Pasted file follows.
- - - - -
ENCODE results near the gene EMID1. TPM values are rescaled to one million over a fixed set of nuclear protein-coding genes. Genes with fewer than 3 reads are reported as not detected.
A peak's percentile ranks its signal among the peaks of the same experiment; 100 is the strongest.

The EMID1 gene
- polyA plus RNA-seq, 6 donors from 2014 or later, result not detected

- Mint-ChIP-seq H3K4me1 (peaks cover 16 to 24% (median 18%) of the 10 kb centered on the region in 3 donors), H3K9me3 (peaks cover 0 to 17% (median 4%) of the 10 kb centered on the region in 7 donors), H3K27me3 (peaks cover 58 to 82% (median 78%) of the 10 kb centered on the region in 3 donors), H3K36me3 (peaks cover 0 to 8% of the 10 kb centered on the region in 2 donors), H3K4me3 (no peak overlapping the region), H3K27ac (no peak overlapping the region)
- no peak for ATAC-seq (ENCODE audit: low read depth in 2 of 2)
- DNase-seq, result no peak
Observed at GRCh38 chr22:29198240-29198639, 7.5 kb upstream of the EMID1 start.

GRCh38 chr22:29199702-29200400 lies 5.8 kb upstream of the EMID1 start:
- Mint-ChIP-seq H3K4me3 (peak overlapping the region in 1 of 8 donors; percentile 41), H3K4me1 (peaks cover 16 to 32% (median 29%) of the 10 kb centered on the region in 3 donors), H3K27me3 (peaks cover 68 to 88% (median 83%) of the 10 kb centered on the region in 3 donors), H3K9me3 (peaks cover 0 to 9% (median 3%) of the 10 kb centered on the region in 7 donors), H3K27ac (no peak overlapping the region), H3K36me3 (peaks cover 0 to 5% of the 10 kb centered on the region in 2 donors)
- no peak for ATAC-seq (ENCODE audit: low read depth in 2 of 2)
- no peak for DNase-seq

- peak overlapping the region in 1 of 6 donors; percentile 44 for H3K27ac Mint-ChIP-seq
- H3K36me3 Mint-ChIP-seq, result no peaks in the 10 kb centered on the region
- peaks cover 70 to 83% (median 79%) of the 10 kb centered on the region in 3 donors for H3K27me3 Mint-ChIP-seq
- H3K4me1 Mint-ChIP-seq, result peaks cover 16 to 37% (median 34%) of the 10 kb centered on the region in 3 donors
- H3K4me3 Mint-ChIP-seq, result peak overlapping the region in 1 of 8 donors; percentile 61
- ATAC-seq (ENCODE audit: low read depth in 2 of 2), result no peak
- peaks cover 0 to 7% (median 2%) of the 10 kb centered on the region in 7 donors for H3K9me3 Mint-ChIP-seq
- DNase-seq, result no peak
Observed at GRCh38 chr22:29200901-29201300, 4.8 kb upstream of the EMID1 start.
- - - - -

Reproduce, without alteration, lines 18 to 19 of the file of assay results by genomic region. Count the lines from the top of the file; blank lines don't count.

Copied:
- ATAC-seq (ENCODE audit: low read depth in 2 of 2), result no peak
- peaks cover 0 to 7% (median 2%) of the 10 kb centered on the region in 7 donors for H3K9me3 Mint-ChIP-seq